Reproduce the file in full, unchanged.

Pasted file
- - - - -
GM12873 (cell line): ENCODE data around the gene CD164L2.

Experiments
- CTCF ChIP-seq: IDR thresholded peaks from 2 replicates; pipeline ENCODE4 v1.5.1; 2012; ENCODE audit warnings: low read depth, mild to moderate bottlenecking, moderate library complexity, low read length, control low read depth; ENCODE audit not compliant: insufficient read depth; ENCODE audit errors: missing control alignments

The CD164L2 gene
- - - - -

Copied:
GM12873 (cell line): ENCODE data around the gene CD164L2.

Experiments
- CTCF ChIP-seq: IDR thresholded peaks from 2 replicates; pipeline ENCODE4 v1.5.1; 2012; ENCODE audit warnings: low read depth, mild to moderate bottlenecking, moderate library complexity, low read length, control low read depth; ENCODE audit not compliant: insufficient read depth; ENCODE audit errors: missing control alignments

The CD164L2 gene